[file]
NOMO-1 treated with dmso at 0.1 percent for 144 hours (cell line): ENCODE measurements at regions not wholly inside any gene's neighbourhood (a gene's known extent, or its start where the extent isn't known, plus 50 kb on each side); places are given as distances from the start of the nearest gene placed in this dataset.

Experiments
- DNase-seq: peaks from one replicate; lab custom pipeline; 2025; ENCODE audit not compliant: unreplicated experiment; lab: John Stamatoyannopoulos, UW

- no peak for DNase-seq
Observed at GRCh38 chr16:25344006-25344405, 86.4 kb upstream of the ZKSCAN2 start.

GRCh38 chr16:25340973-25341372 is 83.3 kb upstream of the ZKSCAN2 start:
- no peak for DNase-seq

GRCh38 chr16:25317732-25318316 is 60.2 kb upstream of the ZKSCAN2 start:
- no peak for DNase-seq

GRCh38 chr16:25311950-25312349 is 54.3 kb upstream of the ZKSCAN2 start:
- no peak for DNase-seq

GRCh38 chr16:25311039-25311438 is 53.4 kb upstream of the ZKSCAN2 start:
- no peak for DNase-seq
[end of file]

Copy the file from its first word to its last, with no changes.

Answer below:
NOMO-1 treated with dmso at 0.1 percent for 144 hours (cell line): ENCODE measurements at regions not wholly inside any gene's neighbourhood (a gene's known extent, or its start where the extent isn't known, plus 50 kb on each side); places are given as distances from the start of the nearest gene placed in this dataset.

Experiments
- DNase-seq: peaks from one replicate; lab custom pipeline; 2025; ENCODE audit not compliant: unreplicated experiment; lab: John Stamatoyannopoulos, UW

- no peak for DNase-seq
Observed at GRCh38 chr16:25344006-25344405, 86.4 kb upstream of the ZKSCAN2 start.

GRCh38 chr16:25340973-25341372 is 83.3 kb upstream of the ZKSCAN2 start:
- no peak for DNase-seq

GRCh38 chr16:25317732-25318316 is 60.2 kb upstream of the ZKSCAN2 start:
- no peak for DNase-seq

GRCh38 chr16:25311950-25312349 is 54.3 kb upstream of the ZKSCAN2 start:
- no peak for DNase-seq

GRCh38 chr16:25311039-25311438 is 53.4 kb upstream of the ZKSCAN2 start:
- no peak for DNase-seq